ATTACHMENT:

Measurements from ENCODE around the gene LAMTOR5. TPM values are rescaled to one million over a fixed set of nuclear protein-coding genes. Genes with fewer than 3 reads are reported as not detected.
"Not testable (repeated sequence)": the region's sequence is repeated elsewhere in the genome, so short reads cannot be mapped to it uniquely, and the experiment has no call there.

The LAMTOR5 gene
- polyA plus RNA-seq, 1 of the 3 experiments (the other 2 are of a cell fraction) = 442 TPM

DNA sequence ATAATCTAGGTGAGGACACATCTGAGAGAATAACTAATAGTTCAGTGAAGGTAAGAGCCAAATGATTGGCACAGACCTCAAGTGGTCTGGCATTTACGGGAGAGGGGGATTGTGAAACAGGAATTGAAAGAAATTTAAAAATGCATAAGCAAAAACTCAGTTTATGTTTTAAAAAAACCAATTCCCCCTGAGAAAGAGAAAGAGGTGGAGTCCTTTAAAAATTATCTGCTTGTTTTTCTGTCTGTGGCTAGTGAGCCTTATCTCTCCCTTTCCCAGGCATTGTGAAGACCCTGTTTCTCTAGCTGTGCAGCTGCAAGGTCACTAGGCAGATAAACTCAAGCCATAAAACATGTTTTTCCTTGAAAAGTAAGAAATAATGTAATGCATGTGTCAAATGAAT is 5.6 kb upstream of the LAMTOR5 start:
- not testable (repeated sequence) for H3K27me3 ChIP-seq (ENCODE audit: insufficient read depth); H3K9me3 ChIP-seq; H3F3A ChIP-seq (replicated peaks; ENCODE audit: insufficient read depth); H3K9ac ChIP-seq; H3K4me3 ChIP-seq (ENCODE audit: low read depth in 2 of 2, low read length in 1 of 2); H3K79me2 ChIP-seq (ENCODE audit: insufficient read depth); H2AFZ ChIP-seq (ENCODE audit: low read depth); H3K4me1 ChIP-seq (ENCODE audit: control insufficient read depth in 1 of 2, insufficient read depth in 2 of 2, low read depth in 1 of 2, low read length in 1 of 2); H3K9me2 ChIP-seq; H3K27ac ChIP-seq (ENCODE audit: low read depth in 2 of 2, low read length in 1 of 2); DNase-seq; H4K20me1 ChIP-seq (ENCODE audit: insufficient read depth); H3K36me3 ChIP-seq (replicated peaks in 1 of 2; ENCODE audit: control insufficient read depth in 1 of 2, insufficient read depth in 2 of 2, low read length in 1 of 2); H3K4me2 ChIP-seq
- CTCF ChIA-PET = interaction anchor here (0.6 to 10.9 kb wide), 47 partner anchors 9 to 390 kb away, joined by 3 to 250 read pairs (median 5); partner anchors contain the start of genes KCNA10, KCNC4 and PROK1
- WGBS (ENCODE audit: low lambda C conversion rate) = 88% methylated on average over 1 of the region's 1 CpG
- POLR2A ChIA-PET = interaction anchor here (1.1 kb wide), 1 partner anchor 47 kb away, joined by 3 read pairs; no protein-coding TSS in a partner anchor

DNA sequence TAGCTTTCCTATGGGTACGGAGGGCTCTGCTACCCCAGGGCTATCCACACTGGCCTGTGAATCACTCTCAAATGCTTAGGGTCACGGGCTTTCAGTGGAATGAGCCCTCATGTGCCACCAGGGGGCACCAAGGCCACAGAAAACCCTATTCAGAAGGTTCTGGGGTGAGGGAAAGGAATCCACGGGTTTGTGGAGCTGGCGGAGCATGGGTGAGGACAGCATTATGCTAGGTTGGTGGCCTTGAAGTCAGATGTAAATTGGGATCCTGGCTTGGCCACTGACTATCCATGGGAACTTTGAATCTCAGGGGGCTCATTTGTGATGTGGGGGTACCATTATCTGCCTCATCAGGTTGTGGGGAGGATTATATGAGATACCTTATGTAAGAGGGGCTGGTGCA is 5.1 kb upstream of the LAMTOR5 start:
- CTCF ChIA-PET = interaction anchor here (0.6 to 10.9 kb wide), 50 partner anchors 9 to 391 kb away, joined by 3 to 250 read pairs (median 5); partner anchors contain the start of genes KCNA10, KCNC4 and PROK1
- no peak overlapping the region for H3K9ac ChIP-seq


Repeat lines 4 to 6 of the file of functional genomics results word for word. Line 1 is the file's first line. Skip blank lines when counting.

- polyA plus RNA-seq, 1 of the 3 experiments (the other 2 are of a cell fraction) = 442 TPM

DNA sequence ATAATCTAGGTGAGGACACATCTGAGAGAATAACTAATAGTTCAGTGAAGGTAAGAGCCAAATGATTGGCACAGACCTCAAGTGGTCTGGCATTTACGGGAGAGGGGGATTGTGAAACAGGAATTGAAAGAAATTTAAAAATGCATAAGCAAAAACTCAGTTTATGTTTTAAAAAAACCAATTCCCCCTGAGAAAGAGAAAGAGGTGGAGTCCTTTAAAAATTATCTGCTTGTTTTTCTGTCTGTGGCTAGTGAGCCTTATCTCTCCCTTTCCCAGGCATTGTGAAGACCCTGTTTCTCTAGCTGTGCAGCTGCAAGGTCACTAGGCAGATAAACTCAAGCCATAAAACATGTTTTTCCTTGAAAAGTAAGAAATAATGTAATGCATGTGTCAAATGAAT is 5.6 kb upstream of the LAMTOR5 start:
- not testable (repeated sequence) for H3K27me3 ChIP-seq (ENCODE audit: insufficient read depth); H3K9me3 ChIP-seq; H3F3A ChIP-seq (replicated peaks; ENCODE audit: insufficient read depth); H3K9ac ChIP-seq; H3K4me3 ChIP-seq (ENCODE audit: low read depth in 2 of 2, low read length in 1 of 2); H3K79me2 ChIP-seq (ENCODE audit: insufficient read depth); H2AFZ ChIP-seq (ENCODE audit: low read depth); H3K4me1 ChIP-seq (ENCODE audit: control insufficient read depth in 1 of 2, insufficient read depth in 2 of 2, low read depth in 1 of 2, low read length in 1 of 2); H3K9me2 ChIP-seq; H3K27ac ChIP-seq (ENCODE audit: low read depth in 2 of 2, low read length in 1 of 2); DNase-seq; H4K20me1 ChIP-seq (ENCODE audit: insufficient read depth); H3K36me3 ChIP-seq (replicated peaks in 1 of 2; ENCODE audit: control insufficient read depth in 1 of 2, insufficient read depth in 2 of 2, low read length in 1 of 2); H3K4me2 ChIP-seq